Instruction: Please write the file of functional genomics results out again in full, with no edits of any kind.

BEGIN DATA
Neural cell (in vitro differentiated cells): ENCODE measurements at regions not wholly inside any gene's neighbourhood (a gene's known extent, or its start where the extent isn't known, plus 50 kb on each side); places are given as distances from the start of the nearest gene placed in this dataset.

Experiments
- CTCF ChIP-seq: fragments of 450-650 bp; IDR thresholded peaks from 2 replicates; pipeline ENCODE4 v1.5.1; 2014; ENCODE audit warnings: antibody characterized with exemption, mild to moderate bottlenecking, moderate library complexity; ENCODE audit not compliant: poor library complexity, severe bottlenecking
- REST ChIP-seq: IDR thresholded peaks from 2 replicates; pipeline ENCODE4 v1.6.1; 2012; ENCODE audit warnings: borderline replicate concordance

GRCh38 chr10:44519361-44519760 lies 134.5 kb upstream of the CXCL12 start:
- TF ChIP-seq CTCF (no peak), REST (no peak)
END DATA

Neural cell (in vitro differentiated cells): ENCODE measurements at regions not wholly inside any gene's neighbourhood (a gene's known extent, or its start where the extent isn't known, plus 50 kb on each side); places are given as distances from the start of the nearest gene placed in this dataset.

Experiments
- CTCF ChIP-seq: fragments of 450-650 bp; IDR thresholded peaks from 2 replicates; pipeline ENCODE4 v1.5.1; 2014; ENCODE audit warnings: antibody characterized with exemption, mild to moderate bottlenecking, moderate library complexity; ENCODE audit not compliant: poor library complexity, severe bottlenecking
- REST ChIP-seq: IDR thresholded peaks from 2 replicates; pipeline ENCODE4 v1.6.1; 2012; ENCODE audit warnings: borderline replicate concordance

GRCh38 chr10:44519361-44519760 lies 134.5 kb upstream of the CXCL12 start:
- TF ChIP-seq CTCF (no peak), REST (no peak)